[2] Appellants base a second argument for estoppel on the actions and nonactions of the referee in the proceeding. In March 1979, the referee referred to the period for filing claims under the registration act as ending June 30, 1974. Over 2 months later, RCW 90.14.043, providing a 4-month extension for filing certain claims beginning September 1, 1979 was signed into law. Circle C Ranch contends DOE or the referee should have notified the ranch of the extension. However, DOE had no duty to publicize passage of RCW 90.14.043. Further, as an officer of the superior court, it would have been improper for the referee to advise one party in the proceeding how to improve its legal position to the detriment of others. CF. Code of Judicial Conduct, Canon 3(A)(4). The State's actions did not estop it from rejecting the ranch's claims.


RCW 90.14.041 provides in part:

"     All persons using or claiming the right to withdraw or divert and make beneficial use of public surface or ground waters of the state, except as hereinafter provided in this section, shall file with the department of water resources not later than June 30, 1974, a statement of claim for each water right asserted on a form provided by the department.

Water rights which are not claimed are declared to be relinquished. RCW 90.14.071 states:

"     Any person claiming the right to divert or withdraw waters of the state as set forth in RCW 90.14.041, who fails to file a statement of claim . . . shall be conclusively deemed to have waived and relinquished any right, title, or interest in said right.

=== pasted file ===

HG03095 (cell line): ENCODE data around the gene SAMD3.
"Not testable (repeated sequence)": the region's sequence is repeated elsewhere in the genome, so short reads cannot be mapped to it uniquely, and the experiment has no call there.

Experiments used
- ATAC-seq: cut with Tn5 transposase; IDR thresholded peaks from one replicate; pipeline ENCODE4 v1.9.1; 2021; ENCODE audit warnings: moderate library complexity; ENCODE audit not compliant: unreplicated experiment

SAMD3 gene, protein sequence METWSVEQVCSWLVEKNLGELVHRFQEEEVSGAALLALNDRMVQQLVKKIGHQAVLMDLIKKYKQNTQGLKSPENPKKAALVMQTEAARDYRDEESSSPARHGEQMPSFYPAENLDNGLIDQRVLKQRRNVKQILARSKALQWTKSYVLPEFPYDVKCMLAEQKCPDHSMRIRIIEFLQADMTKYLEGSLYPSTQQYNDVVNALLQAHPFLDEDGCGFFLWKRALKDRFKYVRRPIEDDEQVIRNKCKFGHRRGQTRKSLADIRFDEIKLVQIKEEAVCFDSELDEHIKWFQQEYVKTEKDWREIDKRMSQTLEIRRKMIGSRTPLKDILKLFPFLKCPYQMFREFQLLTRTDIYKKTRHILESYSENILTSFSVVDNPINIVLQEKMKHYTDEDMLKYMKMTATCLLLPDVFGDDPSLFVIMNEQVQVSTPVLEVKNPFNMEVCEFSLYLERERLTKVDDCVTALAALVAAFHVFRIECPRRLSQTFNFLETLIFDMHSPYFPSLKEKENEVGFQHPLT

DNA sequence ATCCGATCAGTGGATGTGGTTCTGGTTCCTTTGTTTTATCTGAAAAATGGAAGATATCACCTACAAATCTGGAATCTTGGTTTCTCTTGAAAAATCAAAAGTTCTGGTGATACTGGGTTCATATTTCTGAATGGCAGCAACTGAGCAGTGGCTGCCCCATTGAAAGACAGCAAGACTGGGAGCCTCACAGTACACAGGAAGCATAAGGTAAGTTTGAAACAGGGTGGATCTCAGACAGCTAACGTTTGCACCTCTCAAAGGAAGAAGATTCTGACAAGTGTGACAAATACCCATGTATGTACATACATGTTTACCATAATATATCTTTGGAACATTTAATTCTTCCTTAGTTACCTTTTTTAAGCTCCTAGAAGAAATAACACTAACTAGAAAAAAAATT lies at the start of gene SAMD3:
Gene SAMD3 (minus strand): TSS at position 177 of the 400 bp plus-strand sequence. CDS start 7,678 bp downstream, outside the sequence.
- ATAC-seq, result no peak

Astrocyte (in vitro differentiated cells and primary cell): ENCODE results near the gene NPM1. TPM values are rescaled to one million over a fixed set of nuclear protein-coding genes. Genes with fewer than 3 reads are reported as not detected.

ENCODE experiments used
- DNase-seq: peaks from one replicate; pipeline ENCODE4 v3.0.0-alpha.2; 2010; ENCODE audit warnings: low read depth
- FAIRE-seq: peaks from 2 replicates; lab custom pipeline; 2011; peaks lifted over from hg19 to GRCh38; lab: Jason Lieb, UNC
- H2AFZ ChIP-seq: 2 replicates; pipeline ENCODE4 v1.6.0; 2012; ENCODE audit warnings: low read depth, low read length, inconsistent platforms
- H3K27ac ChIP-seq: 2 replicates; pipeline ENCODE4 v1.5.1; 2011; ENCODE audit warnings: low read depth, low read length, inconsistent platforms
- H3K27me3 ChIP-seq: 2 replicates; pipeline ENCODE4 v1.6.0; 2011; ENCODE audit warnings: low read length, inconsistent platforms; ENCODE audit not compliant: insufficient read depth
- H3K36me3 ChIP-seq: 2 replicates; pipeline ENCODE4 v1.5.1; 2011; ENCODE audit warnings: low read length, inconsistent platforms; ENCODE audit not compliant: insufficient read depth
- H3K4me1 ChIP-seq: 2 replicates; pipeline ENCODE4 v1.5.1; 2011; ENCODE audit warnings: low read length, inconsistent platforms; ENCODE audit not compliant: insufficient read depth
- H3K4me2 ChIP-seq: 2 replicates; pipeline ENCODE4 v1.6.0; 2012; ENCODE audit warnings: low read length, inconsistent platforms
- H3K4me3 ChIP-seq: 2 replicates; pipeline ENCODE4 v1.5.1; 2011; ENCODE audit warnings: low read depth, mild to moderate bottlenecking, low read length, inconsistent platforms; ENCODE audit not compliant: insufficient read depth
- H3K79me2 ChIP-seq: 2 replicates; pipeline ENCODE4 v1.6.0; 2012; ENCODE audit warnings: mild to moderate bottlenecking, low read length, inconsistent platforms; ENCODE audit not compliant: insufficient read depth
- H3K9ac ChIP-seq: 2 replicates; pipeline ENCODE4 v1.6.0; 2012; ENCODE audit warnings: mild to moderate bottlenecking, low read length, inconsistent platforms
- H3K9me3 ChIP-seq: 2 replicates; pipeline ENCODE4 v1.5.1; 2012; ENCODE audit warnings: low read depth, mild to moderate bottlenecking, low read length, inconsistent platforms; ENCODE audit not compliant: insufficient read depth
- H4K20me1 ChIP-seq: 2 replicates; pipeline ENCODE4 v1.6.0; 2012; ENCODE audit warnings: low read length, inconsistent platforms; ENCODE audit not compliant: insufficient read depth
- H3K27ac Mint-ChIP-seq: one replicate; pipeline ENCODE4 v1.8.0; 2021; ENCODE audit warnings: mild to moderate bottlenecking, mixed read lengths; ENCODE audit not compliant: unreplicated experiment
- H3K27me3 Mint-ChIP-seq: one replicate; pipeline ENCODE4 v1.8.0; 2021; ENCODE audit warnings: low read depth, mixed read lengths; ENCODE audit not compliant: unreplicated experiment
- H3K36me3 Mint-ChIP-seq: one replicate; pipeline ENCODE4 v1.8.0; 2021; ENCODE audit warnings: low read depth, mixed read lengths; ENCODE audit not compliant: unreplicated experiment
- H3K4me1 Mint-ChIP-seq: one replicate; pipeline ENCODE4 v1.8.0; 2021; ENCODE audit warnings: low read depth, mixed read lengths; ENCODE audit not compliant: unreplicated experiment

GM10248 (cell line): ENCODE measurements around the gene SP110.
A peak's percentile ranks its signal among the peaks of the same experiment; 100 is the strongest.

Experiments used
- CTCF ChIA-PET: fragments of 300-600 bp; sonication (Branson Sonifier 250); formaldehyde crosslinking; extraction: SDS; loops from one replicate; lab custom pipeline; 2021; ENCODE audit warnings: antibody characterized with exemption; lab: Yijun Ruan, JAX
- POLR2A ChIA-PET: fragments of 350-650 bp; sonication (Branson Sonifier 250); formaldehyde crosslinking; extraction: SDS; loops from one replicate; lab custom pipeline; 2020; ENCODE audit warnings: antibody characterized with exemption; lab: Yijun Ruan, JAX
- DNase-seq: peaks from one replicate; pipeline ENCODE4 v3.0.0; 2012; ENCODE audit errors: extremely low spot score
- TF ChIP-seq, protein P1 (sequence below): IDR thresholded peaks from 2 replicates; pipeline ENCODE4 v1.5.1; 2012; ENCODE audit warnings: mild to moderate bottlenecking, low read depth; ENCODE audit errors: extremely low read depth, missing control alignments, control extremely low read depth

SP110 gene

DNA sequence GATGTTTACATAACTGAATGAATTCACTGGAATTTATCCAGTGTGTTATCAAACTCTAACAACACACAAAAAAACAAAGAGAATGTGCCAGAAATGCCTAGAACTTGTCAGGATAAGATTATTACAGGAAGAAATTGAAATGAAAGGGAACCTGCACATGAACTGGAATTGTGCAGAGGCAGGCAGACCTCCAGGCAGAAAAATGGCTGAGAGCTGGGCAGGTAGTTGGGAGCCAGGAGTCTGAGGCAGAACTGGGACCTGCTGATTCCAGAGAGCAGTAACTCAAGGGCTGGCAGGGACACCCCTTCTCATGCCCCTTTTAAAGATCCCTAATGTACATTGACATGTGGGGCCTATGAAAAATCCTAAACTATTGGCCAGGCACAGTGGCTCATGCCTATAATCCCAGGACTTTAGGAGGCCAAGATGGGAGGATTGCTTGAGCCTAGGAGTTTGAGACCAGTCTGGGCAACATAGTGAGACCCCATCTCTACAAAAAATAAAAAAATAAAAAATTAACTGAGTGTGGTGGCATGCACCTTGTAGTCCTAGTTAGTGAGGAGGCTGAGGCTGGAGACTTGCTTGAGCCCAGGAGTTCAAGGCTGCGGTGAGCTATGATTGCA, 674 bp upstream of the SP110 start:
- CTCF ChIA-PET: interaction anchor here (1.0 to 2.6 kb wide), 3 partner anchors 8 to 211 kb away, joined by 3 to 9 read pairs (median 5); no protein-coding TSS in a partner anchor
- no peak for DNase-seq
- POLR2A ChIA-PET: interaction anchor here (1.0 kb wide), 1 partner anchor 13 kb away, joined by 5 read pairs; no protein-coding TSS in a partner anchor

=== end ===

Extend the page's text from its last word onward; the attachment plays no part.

The statute required water rights claimants to file a statement of claim on a form provided by the Department of Water Resources. The ranch's attempt to comply with the law failed only because it used the wrong form. Although Circle C Ranch used the application form for a NEW water right, the form used was submitted to the proper agency and contained all the information required by the claims form, including the statement that the application was based on the 1893 Sunitsch claim.

[3, 4] The substantial compliance doctrine exists specifically for those situations when "the LITERAL EXPRESSION of legislation may be INCONSISTENT WITH THE GENERAL OBJECTIVES OR POLICY BEHIND IT . . ." MURPHY v. CAMPBELL INV. CO., 79 Wn.2d 417, 420, 486 P.2d 1080 (1971), quoting 3 J. Sutherland, STATUTORY CONSTRUCTION 6006 (3d ed. 1943). In MURPHY, a building contractor was allowed to sue on two contracts, even though he only substantially complied with RCW 18.27 which requires contractors to secure a bond, liability insurance, and a registration certificate. The bond and insurance were in effect on the date the contracts were signed. The registration certificate, refused on technical grounds, was issued less than a month later.

Here, although the form was incorrect, the substantive information the applicant supplied met the legislative intent by providing adequate records for administration of the state's waters and notifying the State that the water was being put to beneficial use.